Rule C is a formal analogue in predicate logic of making a (single) choice when reasoning (in a line of logical proof). Thus, if one has a premise that $(\exists x)\phi(x)$ then one introduces a new constant $b$ (“chosen $x$”) and states $\phi(b)$. Then one continues proof and finally arrives at a new theorem not containing $b$.

A basic metatheorem is that if a theorem not containing such a $b$ is provable with rule $C$ then it is provable without rule $C$, written $P \vdash_C Q$ then $P\vdash Q$.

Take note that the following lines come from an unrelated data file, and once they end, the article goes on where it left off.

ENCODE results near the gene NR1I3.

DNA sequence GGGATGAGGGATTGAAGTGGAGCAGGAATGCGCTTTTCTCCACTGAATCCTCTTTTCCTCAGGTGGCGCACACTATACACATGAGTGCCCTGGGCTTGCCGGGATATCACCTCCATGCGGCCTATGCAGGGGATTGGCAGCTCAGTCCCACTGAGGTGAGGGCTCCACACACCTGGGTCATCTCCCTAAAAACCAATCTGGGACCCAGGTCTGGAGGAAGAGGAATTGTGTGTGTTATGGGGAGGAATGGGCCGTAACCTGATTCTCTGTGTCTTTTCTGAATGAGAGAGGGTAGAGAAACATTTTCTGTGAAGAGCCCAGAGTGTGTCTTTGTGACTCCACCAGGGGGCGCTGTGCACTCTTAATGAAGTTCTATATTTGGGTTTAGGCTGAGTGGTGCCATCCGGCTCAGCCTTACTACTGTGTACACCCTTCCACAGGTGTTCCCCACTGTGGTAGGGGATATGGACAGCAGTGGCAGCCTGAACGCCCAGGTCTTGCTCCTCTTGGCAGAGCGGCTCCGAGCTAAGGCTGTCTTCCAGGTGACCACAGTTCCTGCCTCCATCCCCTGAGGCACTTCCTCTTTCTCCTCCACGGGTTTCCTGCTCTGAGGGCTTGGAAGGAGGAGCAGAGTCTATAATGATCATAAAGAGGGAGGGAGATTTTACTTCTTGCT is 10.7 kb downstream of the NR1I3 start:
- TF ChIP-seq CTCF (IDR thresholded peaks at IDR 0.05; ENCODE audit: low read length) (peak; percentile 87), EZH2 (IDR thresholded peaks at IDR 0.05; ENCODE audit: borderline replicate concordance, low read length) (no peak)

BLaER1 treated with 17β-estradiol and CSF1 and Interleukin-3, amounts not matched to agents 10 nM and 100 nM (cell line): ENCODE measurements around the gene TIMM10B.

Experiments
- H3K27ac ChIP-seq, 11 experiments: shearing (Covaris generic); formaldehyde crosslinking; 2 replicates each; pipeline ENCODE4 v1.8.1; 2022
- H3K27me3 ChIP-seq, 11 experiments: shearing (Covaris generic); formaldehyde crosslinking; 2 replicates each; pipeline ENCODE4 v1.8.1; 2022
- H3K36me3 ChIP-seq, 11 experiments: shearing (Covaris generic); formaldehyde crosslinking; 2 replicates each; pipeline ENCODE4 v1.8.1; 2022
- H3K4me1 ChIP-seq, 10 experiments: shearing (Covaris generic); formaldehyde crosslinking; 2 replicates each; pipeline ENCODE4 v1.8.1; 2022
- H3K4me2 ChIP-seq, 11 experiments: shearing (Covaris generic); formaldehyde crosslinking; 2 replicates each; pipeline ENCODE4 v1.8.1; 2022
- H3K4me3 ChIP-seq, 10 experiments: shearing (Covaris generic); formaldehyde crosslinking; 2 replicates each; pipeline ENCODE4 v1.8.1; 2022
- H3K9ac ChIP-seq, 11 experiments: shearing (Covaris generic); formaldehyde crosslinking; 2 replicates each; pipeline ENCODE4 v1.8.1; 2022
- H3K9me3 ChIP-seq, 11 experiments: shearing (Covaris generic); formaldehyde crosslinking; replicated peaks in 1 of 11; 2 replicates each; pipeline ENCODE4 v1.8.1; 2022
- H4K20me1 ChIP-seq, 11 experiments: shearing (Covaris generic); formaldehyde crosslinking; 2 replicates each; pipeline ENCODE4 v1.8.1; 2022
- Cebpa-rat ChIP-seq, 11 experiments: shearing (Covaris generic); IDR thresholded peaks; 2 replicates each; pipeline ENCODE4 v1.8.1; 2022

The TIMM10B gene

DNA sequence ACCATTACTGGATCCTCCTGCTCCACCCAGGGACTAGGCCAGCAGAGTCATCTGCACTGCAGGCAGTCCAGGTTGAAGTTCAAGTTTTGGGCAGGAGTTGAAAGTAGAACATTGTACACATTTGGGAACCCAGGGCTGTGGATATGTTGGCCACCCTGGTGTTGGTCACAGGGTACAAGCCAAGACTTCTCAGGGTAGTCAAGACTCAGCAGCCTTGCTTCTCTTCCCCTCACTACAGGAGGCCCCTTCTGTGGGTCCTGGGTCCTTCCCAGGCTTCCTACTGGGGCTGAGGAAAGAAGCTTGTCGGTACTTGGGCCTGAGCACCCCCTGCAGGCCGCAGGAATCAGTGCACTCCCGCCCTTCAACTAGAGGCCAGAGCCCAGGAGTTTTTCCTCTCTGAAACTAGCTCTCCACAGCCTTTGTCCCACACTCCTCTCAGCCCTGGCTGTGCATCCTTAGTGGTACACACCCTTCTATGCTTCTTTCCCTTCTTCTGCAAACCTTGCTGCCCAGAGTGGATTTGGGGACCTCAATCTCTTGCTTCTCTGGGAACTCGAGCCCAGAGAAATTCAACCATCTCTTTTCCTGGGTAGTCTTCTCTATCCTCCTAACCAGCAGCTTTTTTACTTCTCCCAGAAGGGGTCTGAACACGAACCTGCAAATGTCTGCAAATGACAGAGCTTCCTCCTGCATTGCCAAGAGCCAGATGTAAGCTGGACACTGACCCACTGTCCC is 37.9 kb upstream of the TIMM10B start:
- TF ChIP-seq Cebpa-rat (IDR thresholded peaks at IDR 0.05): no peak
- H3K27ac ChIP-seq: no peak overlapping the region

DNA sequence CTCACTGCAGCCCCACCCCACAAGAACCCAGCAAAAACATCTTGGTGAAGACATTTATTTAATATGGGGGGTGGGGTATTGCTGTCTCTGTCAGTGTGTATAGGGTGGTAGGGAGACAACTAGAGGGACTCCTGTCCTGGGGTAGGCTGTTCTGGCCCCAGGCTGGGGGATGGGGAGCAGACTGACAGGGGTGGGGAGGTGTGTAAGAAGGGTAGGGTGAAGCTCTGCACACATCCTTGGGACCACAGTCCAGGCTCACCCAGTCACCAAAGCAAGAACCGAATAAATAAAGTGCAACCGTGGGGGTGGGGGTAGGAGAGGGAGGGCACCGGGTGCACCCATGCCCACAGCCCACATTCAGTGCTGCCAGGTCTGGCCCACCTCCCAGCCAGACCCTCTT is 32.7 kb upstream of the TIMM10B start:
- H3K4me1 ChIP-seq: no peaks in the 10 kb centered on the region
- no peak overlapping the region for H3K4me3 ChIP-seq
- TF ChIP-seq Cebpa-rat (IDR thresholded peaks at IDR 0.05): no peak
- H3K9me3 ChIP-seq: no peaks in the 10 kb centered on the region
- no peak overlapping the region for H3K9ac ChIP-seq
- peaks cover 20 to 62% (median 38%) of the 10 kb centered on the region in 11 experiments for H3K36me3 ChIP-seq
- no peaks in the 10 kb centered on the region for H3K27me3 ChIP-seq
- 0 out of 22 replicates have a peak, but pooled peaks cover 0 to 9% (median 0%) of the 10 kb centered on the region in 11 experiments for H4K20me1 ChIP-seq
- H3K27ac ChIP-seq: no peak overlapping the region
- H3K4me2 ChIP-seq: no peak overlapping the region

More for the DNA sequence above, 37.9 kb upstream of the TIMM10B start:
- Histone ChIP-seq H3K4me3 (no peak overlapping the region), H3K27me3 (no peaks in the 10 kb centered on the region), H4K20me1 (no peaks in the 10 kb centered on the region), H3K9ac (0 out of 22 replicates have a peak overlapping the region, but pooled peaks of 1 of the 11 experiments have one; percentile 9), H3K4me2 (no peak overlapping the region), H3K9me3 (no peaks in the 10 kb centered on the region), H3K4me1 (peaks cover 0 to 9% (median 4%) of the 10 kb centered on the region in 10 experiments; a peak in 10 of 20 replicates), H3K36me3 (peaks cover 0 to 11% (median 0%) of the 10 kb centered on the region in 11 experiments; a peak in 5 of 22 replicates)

It seems that the rule is introduced in VI.7 of

- J. Barkley Rosser,
*Logic for mathematicians*, 1954

and is now more widely known from 2.6 in

- Elliott Mendelson,
*Introduction to mathematical logic*, Chapman and Hall 1964, 1979, 1987, 1997

See also a comment about the proof of the basic metatheorem at

- math.stackexchange:confusion-about-steps-of-proof-of-rule-c

category: logic

Created on November 2, 2022 at 12:01:26. See the history of this page for a list of all contributions to it.